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5.7.10

BurP- A Case of Gas

In the history of bad ideas, this one is probably the single worst idea ever.

To appreciate what's going on here, you need to understand the situation. First of all, the geology. There is a vast lake of oil in the Gulf of Mexico (GOM) that has been tapped for decades by the myriad wells that are currently in place. However, those wells have only been hitting small pockets at relatively shallow levels. Think of a lava lamp with small blobs of oil rising up off the mother lode at the bottom. Until now, it has been impossible to tap the larger source because the technology to reach depths of 10,000 feet of water did not exist. There was no way to build a platform, for one thing, no way to get divers to the well-head, and the pressures are beyond imagination at those depths. The Deepwater Horizon was a unique and cutting-edge vessel that used powerful thrusters to maintain its position and robots (ROVs) to remotely service the well-head. All the equipment involved was at the bleeding edge of technology. So when BP cut costs on blow-out preventers and well-bore constuction, they slit their own throats.

Now, this vast lake of oil sits on top of a balloon of methane that was kept in check by the pressure of the oil and geology on top of it. The amount of methane is not precisely known, but it is under very high pressure and only the weight bearing down on it has kept it from spewing out. As a consequence, the oil is also under tremendous pressure and when BP tapped the mother lode, it essentially put a small crack in the dam. Because they did not take maximum precautions, the pressure blew out the well-bore and ultimately sank the vessel. In the process, the well casing was damaged, allowing high-pressure oil and gas to escape the well-bore and seep into the surrounding rock. By itself, that has caused damage to the surrounding geology, allowing the oil and gas to erode the rock and thus making the well uncontrollable. Any attempts to stop the flow have only caused more oil and gas to invade the surrounding rock and further erode it making a dangerous situation into an emergency of the highest order.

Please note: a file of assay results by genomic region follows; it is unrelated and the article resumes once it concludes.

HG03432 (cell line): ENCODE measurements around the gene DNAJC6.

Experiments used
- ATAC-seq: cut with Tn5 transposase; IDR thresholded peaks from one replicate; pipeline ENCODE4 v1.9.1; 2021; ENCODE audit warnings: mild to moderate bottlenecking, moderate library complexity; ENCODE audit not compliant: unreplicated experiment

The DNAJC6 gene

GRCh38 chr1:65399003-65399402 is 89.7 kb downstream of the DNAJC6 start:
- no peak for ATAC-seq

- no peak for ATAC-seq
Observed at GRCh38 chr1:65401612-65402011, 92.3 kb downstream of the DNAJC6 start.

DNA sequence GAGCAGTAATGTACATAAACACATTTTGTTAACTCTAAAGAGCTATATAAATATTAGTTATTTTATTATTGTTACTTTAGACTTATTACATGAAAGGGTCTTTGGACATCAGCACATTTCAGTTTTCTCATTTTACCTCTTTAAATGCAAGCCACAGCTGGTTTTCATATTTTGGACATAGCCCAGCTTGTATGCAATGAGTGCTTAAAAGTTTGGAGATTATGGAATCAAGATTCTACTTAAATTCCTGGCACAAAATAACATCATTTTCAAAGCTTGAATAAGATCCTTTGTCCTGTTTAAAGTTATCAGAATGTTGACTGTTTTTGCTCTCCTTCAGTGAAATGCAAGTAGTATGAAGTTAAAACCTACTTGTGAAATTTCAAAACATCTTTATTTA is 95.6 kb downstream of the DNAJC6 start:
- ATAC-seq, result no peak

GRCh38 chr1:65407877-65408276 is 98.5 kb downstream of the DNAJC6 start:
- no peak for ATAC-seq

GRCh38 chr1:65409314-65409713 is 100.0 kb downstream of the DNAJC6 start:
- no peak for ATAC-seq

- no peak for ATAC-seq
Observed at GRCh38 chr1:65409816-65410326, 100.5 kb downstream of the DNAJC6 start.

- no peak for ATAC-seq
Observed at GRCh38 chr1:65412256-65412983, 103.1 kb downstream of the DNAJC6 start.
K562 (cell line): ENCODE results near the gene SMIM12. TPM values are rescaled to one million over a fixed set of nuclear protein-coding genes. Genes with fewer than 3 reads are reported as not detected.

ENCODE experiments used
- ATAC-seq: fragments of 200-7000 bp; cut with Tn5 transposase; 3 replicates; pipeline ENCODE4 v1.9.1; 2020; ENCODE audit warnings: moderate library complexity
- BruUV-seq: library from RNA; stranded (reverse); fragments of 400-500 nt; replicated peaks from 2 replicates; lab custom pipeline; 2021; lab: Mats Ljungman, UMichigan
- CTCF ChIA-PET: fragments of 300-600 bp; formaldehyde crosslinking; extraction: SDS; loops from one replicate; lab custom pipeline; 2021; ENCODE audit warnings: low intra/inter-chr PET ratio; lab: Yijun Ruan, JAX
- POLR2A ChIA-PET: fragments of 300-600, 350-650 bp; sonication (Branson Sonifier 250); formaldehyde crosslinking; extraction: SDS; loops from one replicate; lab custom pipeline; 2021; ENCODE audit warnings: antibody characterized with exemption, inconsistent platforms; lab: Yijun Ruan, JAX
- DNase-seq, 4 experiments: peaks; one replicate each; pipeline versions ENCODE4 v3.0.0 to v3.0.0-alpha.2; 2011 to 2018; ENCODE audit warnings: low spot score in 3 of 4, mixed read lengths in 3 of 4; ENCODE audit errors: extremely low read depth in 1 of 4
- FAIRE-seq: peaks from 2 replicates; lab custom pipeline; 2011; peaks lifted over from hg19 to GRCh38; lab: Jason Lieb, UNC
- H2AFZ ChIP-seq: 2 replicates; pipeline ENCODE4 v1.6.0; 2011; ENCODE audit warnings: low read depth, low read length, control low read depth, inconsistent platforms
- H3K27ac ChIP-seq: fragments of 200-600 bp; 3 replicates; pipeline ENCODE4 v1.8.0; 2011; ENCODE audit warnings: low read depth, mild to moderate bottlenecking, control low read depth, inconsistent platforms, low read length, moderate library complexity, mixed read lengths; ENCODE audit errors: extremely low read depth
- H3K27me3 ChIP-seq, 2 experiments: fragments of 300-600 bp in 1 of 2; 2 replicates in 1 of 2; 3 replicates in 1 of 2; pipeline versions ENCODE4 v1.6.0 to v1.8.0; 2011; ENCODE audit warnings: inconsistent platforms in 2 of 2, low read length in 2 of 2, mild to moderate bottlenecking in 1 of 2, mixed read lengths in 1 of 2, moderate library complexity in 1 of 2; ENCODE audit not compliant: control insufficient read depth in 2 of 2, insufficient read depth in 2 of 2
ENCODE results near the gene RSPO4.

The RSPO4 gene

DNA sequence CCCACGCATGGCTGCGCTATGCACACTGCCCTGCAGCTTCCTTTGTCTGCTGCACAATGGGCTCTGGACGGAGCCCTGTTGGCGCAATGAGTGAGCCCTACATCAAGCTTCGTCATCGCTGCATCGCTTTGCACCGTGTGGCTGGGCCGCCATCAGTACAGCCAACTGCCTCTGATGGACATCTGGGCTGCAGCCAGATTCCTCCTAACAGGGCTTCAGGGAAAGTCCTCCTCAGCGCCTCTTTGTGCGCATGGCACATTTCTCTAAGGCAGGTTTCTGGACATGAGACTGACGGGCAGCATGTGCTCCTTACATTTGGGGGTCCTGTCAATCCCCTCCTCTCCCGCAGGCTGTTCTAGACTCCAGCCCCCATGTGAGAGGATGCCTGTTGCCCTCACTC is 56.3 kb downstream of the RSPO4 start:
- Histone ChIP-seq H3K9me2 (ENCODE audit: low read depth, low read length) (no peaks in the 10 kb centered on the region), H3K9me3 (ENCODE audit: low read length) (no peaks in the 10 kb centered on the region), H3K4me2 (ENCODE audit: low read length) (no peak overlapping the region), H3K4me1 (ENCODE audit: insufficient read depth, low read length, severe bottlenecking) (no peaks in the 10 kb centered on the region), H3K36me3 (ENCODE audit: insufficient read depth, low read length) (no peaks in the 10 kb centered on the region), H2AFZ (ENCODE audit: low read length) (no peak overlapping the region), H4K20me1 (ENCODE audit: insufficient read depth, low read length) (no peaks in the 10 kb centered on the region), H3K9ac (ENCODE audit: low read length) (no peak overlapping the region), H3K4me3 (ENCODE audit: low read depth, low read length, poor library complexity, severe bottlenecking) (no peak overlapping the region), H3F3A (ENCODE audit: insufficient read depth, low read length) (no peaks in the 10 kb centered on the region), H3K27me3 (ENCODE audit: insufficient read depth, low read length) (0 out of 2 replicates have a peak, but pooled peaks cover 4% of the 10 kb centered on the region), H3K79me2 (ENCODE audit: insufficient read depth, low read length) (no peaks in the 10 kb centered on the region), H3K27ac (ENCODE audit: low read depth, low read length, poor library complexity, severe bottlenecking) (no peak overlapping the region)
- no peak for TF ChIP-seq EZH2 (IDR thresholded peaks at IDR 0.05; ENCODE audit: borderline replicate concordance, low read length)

As the rock around the well-bore erodes, more and more pressure is released and the flow rate increases over time. Ultimately, enough pressure will be relieved that the methane will no longer be kept in check and will release explosively through the overlying strata in a cataclysm the likes of which have never been witnessed. The water will lose buoyancy causing all vessels to sink instantly. The resulting gas cloud would be highly toxic and kill pretty much everything it touches for hundreds of miles around. The oil that is released will poison most of the Earth's oceans for a minimum of several decades. The coastal areas will be uninhabitable and the GOM will be unusable for food or recreation.

Using a nuke to try and seal the well-head will most likely have the opposite effect. It will further erode the geology and cause multiple fractures to form, which in turn will allow more oil and gas to escape through a far wider area, thus hastening the inevitable explosive release. Given the worst-case scenario, the current situation, as bad as it is, if far more preferable until a fully reasoned and carefully crafted response can be assembled. There is a tremdous amount of pressure politically to "do something," but because neither BP nor the Feds are being forthright about the situation, most people do not understand what is going on. Cauterizing the well might seem like a really good idea, until you consider all of the consequences. It's a choice between the worst oil spill in history, or an extinction-level event.

It's a classic case of the devil you know versus the devil you don't.

2 comments:

  1. Anonymous19.7.10

    maybe some people are smart to analyze some part of the devil you know versus the devil you don't but some of others was never know about kinda of that classic case......the point is you should learn all aspect too....to be wide and deep you should see all aspects....

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  2. Good article!
    Aceh shows what happens when oil men get involved. The clathrates from 2,000 years of rotting debris ignited and the tsunami reached Africa. Remember the submarine that "hit the invisible sea mount"? They underestimated the force of the event. Still, at least we now get Indonesian oil .....

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